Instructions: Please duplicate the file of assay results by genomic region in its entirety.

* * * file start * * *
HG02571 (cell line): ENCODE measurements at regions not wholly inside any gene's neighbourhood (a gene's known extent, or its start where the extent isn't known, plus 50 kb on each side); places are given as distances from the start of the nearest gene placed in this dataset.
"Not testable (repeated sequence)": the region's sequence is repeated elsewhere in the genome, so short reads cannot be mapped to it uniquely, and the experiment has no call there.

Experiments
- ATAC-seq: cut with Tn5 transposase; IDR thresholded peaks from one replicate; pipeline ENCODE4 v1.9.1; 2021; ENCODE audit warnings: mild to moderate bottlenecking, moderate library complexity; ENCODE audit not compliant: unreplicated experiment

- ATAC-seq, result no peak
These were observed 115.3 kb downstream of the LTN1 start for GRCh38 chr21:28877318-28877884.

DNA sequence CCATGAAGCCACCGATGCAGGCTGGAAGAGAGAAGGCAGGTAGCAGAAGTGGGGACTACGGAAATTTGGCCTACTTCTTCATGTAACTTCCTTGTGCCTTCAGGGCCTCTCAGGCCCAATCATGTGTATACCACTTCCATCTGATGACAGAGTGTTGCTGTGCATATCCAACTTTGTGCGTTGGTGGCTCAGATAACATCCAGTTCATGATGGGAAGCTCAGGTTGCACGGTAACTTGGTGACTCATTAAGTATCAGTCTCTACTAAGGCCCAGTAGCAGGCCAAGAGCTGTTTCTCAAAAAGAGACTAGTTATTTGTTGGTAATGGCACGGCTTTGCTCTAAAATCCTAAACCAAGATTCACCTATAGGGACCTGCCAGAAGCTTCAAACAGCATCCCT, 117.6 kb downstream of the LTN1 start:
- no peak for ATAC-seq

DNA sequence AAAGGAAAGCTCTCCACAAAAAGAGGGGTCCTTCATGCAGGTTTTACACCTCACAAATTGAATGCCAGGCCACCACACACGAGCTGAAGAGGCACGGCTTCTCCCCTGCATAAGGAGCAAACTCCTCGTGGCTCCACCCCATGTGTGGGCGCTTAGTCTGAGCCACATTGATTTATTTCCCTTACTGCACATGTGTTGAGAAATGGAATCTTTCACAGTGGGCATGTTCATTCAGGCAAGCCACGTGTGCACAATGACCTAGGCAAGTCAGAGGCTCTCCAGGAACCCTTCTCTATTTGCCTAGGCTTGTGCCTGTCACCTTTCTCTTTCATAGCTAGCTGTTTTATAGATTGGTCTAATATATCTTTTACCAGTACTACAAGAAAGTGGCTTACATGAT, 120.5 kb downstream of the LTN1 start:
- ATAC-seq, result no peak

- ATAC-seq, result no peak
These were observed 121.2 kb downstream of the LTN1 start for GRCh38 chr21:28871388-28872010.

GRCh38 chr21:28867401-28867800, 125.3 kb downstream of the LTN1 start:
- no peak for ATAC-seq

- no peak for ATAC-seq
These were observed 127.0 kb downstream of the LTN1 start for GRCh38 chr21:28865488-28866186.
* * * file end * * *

HG02571 (cell line): ENCODE measurements at regions not wholly inside any gene's neighbourhood (a gene's known extent, or its start where the extent isn't known, plus 50 kb on each side); places are given as distances from the start of the nearest gene placed in this dataset.
"Not testable (repeated sequence)": the region's sequence is repeated elsewhere in the genome, so short reads cannot be mapped to it uniquely, and the experiment has no call there.

Experiments
- ATAC-seq: cut with Tn5 transposase; IDR thresholded peaks from one replicate; pipeline ENCODE4 v1.9.1; 2021; ENCODE audit warnings: mild to moderate bottlenecking, moderate library complexity; ENCODE audit not compliant: unreplicated experiment

- ATAC-seq, result no peak
These were observed 115.3 kb downstream of the LTN1 start for GRCh38 chr21:28877318-28877884.

DNA sequence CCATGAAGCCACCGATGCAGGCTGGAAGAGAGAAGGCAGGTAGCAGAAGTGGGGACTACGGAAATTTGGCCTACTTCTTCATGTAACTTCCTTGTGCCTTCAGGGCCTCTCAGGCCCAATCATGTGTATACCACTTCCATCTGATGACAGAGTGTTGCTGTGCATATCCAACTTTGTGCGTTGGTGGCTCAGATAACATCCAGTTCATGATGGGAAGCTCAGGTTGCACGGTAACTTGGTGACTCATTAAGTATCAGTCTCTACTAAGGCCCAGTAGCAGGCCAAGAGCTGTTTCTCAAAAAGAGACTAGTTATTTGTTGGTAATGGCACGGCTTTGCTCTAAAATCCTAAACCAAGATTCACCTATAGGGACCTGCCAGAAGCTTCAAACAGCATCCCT, 117.6 kb downstream of the LTN1 start:
- no peak for ATAC-seq

DNA sequence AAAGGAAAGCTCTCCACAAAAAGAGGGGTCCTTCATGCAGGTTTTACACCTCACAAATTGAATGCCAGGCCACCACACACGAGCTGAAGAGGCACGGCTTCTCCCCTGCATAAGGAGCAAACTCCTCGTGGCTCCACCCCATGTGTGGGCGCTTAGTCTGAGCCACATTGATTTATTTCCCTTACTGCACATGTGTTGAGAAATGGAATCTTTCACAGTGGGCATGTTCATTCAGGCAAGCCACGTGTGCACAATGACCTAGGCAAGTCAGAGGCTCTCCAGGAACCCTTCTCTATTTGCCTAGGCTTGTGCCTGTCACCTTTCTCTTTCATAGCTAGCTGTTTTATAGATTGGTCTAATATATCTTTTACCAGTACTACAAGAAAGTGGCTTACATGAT, 120.5 kb downstream of the LTN1 start:
- ATAC-seq, result no peak

- ATAC-seq, result no peak
These were observed 121.2 kb downstream of the LTN1 start for GRCh38 chr21:28871388-28872010.

GRCh38 chr21:28867401-28867800, 125.3 kb downstream of the LTN1 start:
- no peak for ATAC-seq

- no peak for ATAC-seq
These were observed 127.0 kb downstream of the LTN1 start for GRCh38 chr21:28865488-28866186.